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Library closes sections ravaged by water leaks

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Carmen Guzman
The library’s art section is sealed off until further repairs.

Plastic wrap is the only thing keeping Eastfield’s library books safe from water leaks.

Several ceiling tiles are missing with drip buckets underneath, and the section is cordoned off with tape until the damage is addressed. The ceiling unraveled during a weekend downpour, which was the worst case
scenario for librarian Mary Meyers since no one was around to plug the hole.

“That was fun to come into on a Monday morning,” Meyers said.

Fortunately, the damage was minimal — saved by an askew tile that diverted the flow of water.

“The section that has the worst damage, of course, is the art books, which has literally the most expensive things in our collection,” Meyers said. “Some of them are literally irreplaceable.”

This incident doesn’t come as too much of a surprise to Meyers, though. The library has frequently been in conversations with facilities concerning the leaks and the danger posed to books.

“It’s gotten worse over the last year or so,” Meyers said. “There are a couple of ceiling tiles that regularly get replaced because they got leaked on.”

Facilities are following standard procedures to repair the leaks, and that includes hiring contractors to address the issue around the clock.

“Waterproofing work is outside regular in-house maintenance and operations duties, so we utilize specialized contractors to ensure success,” facilities manager Adam Qualkenbush said.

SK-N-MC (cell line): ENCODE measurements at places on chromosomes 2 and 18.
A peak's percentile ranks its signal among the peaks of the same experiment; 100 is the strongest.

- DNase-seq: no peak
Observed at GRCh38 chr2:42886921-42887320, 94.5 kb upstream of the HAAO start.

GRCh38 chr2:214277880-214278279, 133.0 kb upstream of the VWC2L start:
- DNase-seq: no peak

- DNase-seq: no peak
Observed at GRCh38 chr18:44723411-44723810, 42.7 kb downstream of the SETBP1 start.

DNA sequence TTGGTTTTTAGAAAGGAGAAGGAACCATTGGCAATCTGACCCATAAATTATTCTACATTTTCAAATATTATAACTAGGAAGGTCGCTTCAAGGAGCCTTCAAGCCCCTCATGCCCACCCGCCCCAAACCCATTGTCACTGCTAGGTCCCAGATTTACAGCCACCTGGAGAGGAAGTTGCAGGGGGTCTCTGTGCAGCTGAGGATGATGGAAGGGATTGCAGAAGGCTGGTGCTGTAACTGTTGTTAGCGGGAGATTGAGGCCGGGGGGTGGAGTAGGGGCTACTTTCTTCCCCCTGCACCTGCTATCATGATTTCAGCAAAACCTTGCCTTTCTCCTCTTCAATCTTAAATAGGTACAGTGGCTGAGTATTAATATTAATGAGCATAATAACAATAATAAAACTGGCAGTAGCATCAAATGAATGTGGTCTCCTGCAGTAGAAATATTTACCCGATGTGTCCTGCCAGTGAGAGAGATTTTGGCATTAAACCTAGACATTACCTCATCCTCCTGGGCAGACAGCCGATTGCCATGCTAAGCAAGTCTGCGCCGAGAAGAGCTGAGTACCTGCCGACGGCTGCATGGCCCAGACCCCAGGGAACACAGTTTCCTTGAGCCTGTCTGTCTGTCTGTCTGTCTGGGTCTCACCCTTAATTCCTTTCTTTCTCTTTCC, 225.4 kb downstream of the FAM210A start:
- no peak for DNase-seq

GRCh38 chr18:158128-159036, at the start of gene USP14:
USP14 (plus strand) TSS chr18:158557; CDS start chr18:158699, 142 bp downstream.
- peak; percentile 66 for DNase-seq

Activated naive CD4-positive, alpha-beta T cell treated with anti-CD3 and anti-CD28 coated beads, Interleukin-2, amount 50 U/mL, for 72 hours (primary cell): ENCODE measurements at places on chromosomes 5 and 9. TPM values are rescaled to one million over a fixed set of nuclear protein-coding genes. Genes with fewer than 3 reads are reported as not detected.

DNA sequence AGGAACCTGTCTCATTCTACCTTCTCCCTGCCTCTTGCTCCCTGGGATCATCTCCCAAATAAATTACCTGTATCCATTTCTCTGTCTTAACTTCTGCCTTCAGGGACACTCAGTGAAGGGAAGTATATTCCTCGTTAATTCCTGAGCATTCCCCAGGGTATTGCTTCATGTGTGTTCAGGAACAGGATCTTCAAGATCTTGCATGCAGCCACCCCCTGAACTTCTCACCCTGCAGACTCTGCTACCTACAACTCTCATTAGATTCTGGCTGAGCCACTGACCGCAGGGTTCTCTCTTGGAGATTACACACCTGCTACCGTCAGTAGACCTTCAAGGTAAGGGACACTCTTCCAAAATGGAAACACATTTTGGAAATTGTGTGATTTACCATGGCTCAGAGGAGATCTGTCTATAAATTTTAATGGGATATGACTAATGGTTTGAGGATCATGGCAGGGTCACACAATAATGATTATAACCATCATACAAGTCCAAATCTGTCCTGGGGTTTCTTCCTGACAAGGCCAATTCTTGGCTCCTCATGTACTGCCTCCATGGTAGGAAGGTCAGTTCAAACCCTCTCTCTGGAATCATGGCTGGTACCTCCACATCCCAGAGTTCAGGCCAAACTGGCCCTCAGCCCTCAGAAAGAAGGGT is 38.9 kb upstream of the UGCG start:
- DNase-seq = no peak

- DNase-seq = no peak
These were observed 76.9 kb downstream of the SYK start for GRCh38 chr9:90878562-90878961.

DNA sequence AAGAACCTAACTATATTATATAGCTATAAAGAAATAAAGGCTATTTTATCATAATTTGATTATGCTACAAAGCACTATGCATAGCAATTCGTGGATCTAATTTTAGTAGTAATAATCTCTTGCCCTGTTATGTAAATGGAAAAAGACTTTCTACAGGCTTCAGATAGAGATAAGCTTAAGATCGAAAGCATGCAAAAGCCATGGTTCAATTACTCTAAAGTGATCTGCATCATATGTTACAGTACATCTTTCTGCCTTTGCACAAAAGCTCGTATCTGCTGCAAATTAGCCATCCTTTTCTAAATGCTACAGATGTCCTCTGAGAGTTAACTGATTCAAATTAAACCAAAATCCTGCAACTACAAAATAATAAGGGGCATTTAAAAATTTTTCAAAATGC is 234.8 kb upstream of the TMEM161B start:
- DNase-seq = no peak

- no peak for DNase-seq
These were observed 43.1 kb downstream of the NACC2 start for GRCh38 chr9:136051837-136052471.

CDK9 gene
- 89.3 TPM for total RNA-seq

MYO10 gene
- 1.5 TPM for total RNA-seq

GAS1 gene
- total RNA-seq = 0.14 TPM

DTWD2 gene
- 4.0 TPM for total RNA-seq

There isn’t a time frame until repairs are complete for the library, but Qualkenbush has ordered leak kits and tools to remedy the issue.

“I’m glad for the response; it was very quick,” librarian Will Reidman said.

Much like his co-worker, Reidman was taken aback when he walked in to see leaks in the library. He and Meyers have been holding out on getting the art section set up again. In the meantime, Meyers hopes the issue doesn’t worsen from here.

Carmen Guzman

“It’s a slow but steady escalation of issues,” Meyers said.

Leaks are nothing new in the library. Meyers and her co-workers frequently check for them, but after the art section narrowly avoided getting drenched, she worries their “luck is running out.”

“This penetration over the book stacks seems relatively new but there have been water penetrations in various areas of the library and campus throughout the almost 20 years I’ve been on campus,” Qualkenbush said.

Qualkenbush assured that these issues are being managed as they appear. He said Eastfield as a whole is prone to leaks, even though the leak over the books themselves is relatively new.

“We have a very small book budget,” Meyers said. “Some of those books are several hundreds a piece, so we would have to replace them one at a time over a long period of time, and some of them wouldn’t get replaced because they’re so old you can’t find them.”

The library has since relocated the art section until repairs are complete. Adjacent areas have books protected by plastic wrap, requiring students to take the extra step and ask a library staffer to cut the material out, which Meyers says will discourage students.

“It’s par for the course for librarians and libraries to be underappreciated,” Meyers said.

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Carmen Guzman, Editor in Chief

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